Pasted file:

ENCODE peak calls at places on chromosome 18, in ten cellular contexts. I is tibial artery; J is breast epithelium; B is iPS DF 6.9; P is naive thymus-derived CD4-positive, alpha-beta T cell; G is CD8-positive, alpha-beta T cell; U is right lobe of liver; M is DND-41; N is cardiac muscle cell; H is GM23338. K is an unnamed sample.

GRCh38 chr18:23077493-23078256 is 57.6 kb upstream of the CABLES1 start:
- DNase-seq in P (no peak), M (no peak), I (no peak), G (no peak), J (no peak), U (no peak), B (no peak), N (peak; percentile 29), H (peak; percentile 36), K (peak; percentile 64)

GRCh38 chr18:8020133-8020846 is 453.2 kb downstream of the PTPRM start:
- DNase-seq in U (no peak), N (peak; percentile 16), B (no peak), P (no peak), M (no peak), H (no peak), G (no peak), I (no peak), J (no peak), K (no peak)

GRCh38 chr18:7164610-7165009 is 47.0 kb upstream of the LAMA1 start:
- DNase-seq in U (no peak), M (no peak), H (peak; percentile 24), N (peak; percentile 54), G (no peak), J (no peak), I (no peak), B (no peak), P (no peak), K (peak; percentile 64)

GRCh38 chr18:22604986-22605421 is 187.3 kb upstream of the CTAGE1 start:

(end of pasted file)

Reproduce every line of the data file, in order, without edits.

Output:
ENCODE peak calls at places on chromosome 18, in ten cellular contexts. I is tibial artery; J is breast epithelium; B is iPS DF 6.9; P is naive thymus-derived CD4-positive, alpha-beta T cell; G is CD8-positive, alpha-beta T cell; U is right lobe of liver; M is DND-41; N is cardiac muscle cell; H is GM23338. K is an unnamed sample.

GRCh38 chr18:23077493-23078256 is 57.6 kb upstream of the CABLES1 start:
- DNase-seq in P (no peak), M (no peak), I (no peak), G (no peak), J (no peak), U (no peak), B (no peak), N (peak; percentile 29), H (peak; percentile 36), K (peak; percentile 64)

GRCh38 chr18:8020133-8020846 is 453.2 kb downstream of the PTPRM start:
- DNase-seq in U (no peak), N (peak; percentile 16), B (no peak), P (no peak), M (no peak), H (no peak), G (no peak), I (no peak), J (no peak), K (no peak)

GRCh38 chr18:7164610-7165009 is 47.0 kb upstream of the LAMA1 start:
- DNase-seq in U (no peak), M (no peak), H (peak; percentile 24), N (peak; percentile 54), G (no peak), J (no peak), I (no peak), B (no peak), P (no peak), K (peak; percentile 64)

GRCh38 chr18:22604986-22605421 is 187.3 kb upstream of the CTAGE1 start: